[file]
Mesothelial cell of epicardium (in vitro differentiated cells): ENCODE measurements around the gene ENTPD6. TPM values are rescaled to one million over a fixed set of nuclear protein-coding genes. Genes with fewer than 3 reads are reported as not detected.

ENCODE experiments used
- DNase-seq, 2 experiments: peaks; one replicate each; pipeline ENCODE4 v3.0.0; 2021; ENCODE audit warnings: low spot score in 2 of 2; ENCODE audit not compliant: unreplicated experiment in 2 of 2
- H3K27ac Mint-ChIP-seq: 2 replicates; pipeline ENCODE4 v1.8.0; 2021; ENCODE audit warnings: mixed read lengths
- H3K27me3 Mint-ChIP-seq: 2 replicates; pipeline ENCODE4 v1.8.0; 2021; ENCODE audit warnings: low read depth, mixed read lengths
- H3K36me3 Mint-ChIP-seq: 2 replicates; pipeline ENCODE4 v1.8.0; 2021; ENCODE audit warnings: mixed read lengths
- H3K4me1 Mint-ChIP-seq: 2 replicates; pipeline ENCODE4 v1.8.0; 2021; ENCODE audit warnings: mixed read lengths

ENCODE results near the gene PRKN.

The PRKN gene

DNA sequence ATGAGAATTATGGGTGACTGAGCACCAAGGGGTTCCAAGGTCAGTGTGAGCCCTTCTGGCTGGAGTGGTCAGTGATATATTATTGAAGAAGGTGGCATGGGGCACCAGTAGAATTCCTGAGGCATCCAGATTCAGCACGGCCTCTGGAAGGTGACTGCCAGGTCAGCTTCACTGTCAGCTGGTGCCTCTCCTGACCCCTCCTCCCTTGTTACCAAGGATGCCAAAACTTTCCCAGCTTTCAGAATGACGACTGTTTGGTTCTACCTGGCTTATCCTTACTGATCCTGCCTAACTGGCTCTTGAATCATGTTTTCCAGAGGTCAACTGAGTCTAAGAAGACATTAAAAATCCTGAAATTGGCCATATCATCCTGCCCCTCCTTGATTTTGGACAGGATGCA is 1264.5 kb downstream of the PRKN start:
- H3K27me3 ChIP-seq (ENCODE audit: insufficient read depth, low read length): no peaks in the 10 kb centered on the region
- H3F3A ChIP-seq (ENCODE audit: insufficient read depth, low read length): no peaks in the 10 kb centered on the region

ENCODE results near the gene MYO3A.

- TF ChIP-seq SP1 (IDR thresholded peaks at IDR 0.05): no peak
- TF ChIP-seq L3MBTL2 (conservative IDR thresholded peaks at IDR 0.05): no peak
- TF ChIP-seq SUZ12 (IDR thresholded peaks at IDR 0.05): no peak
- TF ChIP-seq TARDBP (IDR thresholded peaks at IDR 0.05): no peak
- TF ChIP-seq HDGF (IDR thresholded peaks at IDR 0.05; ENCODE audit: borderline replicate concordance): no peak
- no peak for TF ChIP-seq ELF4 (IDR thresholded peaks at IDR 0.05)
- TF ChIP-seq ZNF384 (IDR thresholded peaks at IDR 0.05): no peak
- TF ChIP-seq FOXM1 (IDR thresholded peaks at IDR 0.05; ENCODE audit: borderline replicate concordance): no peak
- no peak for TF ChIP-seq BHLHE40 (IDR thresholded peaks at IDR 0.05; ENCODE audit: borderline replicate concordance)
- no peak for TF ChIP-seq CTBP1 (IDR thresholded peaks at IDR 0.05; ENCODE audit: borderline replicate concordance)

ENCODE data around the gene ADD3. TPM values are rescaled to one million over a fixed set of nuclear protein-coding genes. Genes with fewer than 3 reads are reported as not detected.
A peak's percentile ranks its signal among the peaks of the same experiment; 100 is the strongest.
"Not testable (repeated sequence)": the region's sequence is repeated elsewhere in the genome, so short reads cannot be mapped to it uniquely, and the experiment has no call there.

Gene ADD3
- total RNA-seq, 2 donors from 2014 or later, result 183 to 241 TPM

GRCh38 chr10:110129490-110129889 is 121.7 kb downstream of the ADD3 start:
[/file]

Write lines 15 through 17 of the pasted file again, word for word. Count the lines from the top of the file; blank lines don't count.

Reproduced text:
- TF ChIP-seq L3MBTL2 (conservative IDR thresholded peaks at IDR 0.05): no peak
- TF ChIP-seq SUZ12 (IDR thresholded peaks at IDR 0.05): no peak
- TF ChIP-seq TARDBP (IDR thresholded peaks at IDR 0.05): no peak